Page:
15. The air pump as recited in claim 11, further comprising a seal located in a lower portion of the seat tube below the vent hole, the seal blocking air from escaping the lower portion the seat tube and forming a portion of the air chamber between the flange and the inner wall of the seat tube.

16. The air pump as recited in claim 11, further comprising a check valve connected to the vent hole.

17. The air pump as recited in claim 11, further comprising a check valve connected to the vent hole, the check valve permits air to exit the air chamber and blocks air from flowing into the air chamber through the vent hole.

18. A kit for converting a seat tube and seat post of a frame of a bicycle into an air pump, the air pump kit comprising: a grommet securable to the seat post of a bicycle, the grommet adapted to be interposed between a seat post and an inner wall of the seat tube and in sliding engagement with the inner wall of the seat tube; and a coupling mechanism configured to provide an air conduit between a vent hole and a hose, the vent hole passing through a wall of the seat tube into a hollow portion of the seat tube forming an air chamber therein.

19. The kit as recited in claim 18, further comprising a hose configured to attach to the coupling mechanism.

20. The kit as recited in claim 18, further comprising a plug residing within the seat tube, the plug providing an air seal at a location within the seat tube below the vent hole.

Description:

TECHNICAL FIELD

The present invention relates generally to accessories for bicycles, and more particularly, to an air pump integrated as part of a bicycle.

BACKGROUND

Many bicyclists carry portable air pumps with them while riding to have them conveniently available to maintain proper air pressure in their tires, such as to refresh a slowly leaking tire. This also avoids the hassle of having to transport their bicycle to a repair shop or gas station to inflate their tires. Most modern portable air pumps are mountable on the bicycle frame to avoid the bicyclist having to carry the pump on their person while riding, which can be awkward and inconvenient.

However, there are drawbacks associated with mounting air pumps on the bicycle frame. For instance, pumps mounted to the bicycle frame may become dislodged and fall off, if jarred when riding over rough terrain. Additionally, pumps mounted to the bicycle frame, may become tempting items for thieves. Accordingly, when leaving their bike unattended when out riding, it is common for a bicyclist to remove their air pump from the frame and carry it with them.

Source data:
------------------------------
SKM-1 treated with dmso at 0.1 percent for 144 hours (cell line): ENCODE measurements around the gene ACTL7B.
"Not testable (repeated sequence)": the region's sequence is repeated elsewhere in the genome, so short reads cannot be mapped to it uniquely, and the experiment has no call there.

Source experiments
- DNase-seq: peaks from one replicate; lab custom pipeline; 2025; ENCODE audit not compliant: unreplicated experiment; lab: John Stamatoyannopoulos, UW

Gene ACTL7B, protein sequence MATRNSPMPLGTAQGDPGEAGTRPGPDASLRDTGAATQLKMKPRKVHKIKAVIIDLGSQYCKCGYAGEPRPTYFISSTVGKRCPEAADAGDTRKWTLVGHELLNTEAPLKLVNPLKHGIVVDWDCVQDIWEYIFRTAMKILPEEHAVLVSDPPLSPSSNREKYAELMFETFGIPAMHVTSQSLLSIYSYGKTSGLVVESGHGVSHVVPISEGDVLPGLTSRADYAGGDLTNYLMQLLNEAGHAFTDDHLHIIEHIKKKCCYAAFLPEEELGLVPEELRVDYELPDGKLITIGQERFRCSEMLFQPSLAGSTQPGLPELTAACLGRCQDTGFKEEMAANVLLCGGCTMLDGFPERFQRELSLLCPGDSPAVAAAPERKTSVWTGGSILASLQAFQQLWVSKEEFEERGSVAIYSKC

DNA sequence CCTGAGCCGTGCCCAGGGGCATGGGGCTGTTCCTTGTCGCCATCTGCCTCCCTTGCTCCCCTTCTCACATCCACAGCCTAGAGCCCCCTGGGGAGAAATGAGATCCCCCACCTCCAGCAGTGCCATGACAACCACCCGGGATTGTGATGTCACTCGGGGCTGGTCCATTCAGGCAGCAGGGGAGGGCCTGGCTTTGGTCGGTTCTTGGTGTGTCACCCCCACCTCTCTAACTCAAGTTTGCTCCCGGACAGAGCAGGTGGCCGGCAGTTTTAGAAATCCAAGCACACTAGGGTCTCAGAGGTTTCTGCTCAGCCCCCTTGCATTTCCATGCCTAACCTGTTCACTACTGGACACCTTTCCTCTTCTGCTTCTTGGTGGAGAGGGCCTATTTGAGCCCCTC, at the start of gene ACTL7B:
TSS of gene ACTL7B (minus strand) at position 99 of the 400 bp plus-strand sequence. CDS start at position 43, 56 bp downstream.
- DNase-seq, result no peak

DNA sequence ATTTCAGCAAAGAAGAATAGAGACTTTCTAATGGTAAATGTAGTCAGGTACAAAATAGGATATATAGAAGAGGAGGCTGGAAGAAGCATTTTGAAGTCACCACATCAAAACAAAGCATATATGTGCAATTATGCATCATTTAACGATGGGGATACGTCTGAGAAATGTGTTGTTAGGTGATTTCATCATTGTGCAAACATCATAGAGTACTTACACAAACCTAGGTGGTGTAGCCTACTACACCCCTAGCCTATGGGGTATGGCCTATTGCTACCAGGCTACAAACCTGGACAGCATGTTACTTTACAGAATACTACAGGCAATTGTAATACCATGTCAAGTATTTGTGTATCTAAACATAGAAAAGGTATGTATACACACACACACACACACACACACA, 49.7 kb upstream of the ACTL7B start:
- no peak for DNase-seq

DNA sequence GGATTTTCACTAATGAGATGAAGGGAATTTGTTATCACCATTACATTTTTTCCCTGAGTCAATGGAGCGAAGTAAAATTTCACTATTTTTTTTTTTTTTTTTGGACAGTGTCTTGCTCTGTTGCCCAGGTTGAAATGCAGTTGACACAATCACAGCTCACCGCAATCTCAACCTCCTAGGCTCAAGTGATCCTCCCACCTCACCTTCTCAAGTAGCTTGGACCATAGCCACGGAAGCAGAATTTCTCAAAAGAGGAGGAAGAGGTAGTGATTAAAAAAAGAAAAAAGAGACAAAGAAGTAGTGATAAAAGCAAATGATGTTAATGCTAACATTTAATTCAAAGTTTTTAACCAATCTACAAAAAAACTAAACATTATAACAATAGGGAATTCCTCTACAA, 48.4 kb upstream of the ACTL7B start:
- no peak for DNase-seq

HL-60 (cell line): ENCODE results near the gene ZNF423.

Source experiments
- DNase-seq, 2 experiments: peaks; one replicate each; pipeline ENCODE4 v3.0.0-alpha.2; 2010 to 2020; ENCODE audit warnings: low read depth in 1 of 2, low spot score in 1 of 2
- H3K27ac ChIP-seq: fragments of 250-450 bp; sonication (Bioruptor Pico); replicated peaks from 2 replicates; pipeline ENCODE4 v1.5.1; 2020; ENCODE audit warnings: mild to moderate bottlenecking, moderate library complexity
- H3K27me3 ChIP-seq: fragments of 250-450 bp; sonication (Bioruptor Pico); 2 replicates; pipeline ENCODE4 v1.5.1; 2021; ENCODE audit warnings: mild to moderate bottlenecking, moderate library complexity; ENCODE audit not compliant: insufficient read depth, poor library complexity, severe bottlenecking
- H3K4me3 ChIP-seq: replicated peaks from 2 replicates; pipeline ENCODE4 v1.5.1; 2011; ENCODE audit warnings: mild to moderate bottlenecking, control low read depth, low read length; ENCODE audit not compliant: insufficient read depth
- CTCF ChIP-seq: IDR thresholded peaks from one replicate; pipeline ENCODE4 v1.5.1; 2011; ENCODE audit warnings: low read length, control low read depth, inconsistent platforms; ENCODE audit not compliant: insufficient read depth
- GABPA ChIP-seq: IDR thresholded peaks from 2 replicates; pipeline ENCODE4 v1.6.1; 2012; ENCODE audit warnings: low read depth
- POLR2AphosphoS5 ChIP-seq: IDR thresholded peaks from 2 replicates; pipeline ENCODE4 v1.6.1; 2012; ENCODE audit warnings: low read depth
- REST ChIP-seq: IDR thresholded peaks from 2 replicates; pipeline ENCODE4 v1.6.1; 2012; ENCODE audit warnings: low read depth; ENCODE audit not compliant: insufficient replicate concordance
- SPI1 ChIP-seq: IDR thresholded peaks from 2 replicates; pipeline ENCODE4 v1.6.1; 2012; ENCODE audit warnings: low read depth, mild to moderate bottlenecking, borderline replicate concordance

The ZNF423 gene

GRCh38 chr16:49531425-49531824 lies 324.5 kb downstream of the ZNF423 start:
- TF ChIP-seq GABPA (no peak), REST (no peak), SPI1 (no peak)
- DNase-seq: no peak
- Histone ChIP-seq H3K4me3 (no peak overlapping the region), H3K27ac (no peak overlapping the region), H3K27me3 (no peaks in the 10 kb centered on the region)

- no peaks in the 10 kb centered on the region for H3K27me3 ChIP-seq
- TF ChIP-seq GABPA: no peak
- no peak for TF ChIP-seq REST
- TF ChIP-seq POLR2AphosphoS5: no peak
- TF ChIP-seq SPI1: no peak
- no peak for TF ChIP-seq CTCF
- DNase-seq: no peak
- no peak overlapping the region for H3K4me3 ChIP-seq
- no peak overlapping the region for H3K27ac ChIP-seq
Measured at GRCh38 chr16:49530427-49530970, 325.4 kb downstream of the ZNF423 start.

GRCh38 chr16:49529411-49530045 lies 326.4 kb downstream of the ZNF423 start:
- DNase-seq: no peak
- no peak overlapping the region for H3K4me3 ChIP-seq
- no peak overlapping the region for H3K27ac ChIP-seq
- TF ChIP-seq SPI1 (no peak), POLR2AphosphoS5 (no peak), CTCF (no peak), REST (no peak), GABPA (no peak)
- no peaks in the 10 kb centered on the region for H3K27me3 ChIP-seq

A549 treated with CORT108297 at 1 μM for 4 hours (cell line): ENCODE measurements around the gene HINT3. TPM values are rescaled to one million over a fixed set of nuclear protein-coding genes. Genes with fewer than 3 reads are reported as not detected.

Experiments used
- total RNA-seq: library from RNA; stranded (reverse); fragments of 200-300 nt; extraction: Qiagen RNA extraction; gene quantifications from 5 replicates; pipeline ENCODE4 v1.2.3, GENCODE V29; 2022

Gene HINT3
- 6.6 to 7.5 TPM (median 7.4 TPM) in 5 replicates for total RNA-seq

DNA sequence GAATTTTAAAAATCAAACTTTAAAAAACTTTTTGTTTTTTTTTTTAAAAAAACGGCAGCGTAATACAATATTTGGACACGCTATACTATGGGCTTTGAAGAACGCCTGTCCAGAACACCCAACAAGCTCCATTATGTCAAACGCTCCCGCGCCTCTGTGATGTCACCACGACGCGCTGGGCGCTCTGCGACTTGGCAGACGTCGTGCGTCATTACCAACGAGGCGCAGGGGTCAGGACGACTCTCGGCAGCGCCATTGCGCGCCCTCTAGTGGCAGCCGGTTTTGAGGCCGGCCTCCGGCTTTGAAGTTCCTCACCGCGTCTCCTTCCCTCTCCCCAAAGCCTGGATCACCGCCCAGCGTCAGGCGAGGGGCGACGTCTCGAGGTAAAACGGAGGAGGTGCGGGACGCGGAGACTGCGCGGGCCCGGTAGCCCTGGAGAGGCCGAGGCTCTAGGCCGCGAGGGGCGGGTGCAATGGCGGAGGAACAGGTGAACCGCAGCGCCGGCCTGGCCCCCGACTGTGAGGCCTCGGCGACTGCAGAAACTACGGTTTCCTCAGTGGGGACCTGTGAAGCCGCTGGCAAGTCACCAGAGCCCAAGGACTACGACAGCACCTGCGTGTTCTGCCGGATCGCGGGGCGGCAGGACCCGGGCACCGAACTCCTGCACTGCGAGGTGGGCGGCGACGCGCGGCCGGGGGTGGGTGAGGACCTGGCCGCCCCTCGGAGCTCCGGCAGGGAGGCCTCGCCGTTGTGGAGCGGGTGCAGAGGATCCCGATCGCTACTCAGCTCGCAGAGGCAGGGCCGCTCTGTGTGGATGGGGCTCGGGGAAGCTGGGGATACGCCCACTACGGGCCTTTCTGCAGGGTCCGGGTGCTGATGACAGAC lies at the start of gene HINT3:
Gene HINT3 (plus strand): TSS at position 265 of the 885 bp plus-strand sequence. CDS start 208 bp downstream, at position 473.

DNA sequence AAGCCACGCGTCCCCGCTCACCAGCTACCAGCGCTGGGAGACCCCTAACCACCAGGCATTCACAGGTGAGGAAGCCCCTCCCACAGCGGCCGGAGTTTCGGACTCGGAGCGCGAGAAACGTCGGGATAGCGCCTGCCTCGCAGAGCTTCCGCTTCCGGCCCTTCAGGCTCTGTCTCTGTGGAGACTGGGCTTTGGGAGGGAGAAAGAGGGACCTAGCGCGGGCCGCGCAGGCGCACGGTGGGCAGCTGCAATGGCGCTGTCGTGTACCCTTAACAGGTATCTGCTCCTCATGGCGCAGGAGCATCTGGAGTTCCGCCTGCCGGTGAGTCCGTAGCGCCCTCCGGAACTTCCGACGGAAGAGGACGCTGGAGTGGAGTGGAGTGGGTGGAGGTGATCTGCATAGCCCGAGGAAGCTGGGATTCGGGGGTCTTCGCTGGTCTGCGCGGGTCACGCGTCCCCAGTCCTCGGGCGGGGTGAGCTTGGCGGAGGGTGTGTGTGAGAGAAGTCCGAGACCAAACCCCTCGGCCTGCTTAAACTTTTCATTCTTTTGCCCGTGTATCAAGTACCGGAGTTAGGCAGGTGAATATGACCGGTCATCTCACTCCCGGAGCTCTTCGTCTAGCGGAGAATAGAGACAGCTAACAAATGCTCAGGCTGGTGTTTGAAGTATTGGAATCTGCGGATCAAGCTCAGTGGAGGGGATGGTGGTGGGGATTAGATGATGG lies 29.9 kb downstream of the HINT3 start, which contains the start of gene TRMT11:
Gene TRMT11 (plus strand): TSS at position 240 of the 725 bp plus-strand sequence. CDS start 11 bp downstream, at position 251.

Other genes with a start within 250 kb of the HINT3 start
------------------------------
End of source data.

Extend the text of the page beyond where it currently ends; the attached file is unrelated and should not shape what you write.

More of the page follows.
Other drawbacks associated with portable air pumps are their inherent physical shortcomings. For example, a sufficient quantity of energy is required to inflate a tire, and for a conventional portable air pump the bicyclist usually compresses the air by pushing directly on a piston using a hand pumping motion. The compressive force required on the piston often becomes excessive at higher air pressures requiring substantial strength to move the pumping mechanism to push air into the tire. For example, it may take approximately 65 pounds of pressure to fully inflate a bicycle tire. Furthermore, it may require many strokes and substantial time to inflate a tire to its proper pressure due to the compact size of conventional portable air pumps, and their inability to produce sufficient quantities of air per stroke.

Another drawback of many portable air pumps involve the bicyclist having to bend down to the tire's level in an uncomfortable kneeling or bent over position and remain in this position while pumping the tire.

Still another drawback of many portable bicycle air pumps is that they tend to be expensive, as they are often constructed of lighter and inherently costlier materials to reduce weight and bulkiness.

SUMMARY

Briefly, this invention is directed to an air pump integrated, in at least in part, in a seat tube of a frame of a bicycle. A flange is interposed between a seat post and the seat tube. The flange is secured to the seat post in a sliding abutment relationship with the seat tube. A seal located in a lower portion of the seat tube provides an air closure (i.e. an air seal). Hollow space between the flange and the seal in the seat tube form an air chamber for the air pump. A vent hole passes through the seat tube proximal to the air chamber. When the seat post is slid in a downward direction into the seat tube air is pressurized within the air chamber for expulsion through the vent hole.

In another embodiment, a kit may be sold to bicycle repair shops and bicyclists that enables a user to retrofit a bicycle to include an integrated bicycle pump. The kit may include: a flange, a connection member, and a hose. The flange is secured to the seat post. A vent hole is drilled into the seat tube, and the connection member is mounted therein. The hose may be removeably secured to the connection member. Instructions describing how to retrofit a bicycle may accompany the kit or may be available from a web site.